We have detected additional genes that are downregulated in human TReg cells, affecting the activation status of TP53. In lung cancer cells, it was shown that FHIT (fragile histidine triad gene) mediates MDM2 inactivation. The antiapoptotic molecule MDM2 is activated through the PI3K-AKT pathway, leading to inactivation of TP53 [37]. Thus, downregulation of FHIT also contributes to the inactive status of TP53.

Based on our data, we suggest that destabilization and thereby inactivation of TP53 provokes a shift in TReg cells from apoptotic sensitivity to protection and survival. It is tempting to speculate that this mechanism allows TReg cells to survive upon reactivation, whereas effector T cells underlie activation-induced cell death. This apoptotic process eliminates the expanded pool of effector lymphocytes during the contraction phase of the immune response and maintains lymphocyte homeostasis. In accordance with our findings, murine TReg cells were reported to be more resistant to apoptosis when treated with dexamethasone or anti-CD95 antibody than CD4+ total or CD4+CD25- effector T cells [38, 39]. Moreover, Fritzsching [40] and Wang [41] and their groups demonstrated that human TReg cells are less sensitive to activation-induced cell death than their naïve counterparts. Galectin-3 (LGALS3) is one of the best characterized members of the evolutionary conserved family of galectins and was found to be strongly upregulated in our ex vivo isolated TReg cells (Figure 2). In addition, LGALS3 was also induced upon FOXP3 overexpression in CD4+ Th cells (Figure 1a). This is of special interest because LGALS3 is known to participate in apoptosis control. Whereas its secretion triggers apoptotic signal cascades in T cells [42], intracellular expressed LGALS3 acts as an antiapoptotic molecule [4345]. The underlying mechanism was revealed in macrophages, suggesting that LGALS3 may prevent alterations of the mitochondrial membrane and formation of reactive oxygen species. Moreover, it has been reported that LGALS3 phosphorylation is necessary for its antiapoptotic activity. The increased expression level of LGALS3 further supports our idea of a shifted balance toward survival and fitness of TReg cells.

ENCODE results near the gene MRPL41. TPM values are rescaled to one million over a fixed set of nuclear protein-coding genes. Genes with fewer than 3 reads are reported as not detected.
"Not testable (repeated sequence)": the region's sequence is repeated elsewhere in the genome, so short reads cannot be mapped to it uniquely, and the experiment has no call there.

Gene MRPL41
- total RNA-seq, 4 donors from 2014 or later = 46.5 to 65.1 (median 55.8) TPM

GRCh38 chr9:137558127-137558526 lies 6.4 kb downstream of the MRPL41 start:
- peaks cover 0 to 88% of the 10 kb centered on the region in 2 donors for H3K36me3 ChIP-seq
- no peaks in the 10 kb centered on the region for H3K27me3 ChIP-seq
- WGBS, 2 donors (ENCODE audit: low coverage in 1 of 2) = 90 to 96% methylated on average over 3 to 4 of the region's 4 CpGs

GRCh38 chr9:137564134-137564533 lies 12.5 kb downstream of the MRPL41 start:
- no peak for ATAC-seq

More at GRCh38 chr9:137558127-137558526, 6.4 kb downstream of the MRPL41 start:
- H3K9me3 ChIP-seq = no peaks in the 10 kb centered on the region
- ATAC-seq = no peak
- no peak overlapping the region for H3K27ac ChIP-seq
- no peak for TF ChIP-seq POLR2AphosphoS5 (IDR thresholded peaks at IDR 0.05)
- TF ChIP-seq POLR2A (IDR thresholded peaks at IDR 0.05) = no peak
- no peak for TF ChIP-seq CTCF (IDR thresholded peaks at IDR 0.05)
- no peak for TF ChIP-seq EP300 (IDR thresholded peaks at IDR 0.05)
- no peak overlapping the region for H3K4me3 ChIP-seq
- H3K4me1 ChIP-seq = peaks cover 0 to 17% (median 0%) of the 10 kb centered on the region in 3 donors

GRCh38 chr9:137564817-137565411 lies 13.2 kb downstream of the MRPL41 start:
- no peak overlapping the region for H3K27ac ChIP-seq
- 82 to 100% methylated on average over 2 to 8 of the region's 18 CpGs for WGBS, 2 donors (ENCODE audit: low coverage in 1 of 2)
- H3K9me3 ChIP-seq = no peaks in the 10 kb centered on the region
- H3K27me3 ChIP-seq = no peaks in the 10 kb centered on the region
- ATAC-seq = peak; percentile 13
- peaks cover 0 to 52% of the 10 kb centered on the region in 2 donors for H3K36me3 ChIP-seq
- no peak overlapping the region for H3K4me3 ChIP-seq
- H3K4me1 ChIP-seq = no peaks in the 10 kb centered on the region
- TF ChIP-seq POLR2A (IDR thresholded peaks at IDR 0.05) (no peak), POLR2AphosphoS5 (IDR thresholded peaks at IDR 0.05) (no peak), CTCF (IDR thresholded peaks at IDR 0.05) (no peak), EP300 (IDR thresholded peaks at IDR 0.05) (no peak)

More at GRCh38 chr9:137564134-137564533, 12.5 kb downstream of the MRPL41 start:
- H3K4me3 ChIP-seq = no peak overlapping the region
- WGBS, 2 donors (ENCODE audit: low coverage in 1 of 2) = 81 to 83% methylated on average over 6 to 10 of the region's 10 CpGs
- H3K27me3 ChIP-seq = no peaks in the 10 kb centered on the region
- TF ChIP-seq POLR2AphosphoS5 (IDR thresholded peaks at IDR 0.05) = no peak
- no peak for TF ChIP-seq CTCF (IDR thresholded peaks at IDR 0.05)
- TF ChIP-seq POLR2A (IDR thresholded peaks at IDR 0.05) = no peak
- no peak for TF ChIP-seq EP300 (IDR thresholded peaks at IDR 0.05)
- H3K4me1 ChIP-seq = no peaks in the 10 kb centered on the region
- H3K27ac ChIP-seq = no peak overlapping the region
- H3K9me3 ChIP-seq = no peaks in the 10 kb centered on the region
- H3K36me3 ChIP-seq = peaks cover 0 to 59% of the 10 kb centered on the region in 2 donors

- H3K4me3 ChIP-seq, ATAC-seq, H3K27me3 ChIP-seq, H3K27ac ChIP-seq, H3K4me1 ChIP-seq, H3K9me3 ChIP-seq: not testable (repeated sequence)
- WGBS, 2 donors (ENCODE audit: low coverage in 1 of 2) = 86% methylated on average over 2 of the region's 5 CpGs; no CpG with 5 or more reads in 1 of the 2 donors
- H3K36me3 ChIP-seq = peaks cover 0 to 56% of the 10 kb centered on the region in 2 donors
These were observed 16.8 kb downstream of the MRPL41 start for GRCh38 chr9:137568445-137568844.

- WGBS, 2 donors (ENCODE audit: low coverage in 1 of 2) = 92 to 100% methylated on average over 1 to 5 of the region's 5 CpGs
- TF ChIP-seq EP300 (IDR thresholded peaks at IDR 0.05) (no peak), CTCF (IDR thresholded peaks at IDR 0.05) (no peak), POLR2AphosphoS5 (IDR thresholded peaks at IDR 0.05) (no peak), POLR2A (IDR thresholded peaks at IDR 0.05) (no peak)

Genes controlling T cell receptor signaling, activation, and proliferation of TRegcells